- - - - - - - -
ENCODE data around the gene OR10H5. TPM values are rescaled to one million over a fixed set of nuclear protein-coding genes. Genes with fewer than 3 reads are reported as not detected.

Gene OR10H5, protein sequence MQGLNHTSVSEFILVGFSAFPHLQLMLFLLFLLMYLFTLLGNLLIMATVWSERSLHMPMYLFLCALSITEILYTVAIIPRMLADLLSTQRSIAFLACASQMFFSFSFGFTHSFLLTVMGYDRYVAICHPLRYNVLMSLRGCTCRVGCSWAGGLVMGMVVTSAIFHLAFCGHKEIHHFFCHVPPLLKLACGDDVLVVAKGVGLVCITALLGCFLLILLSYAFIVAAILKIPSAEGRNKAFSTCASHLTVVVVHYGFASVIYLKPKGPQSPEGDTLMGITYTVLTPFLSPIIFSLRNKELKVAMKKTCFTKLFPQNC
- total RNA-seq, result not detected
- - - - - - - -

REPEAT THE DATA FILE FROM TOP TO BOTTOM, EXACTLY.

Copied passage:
ENCODE data around the gene OR10H5. TPM values are rescaled to one million over a fixed set of nuclear protein-coding genes. Genes with fewer than 3 reads are reported as not detected.

Gene OR10H5, protein sequence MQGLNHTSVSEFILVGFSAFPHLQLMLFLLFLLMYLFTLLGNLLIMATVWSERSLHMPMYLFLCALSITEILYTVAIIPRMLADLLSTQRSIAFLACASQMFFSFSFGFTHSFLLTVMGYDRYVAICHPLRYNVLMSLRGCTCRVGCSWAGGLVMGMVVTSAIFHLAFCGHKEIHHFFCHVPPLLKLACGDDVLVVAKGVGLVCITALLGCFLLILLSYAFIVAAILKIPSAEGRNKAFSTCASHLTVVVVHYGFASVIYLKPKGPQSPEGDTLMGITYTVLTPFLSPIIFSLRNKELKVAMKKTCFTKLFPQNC
- total RNA-seq, result not detected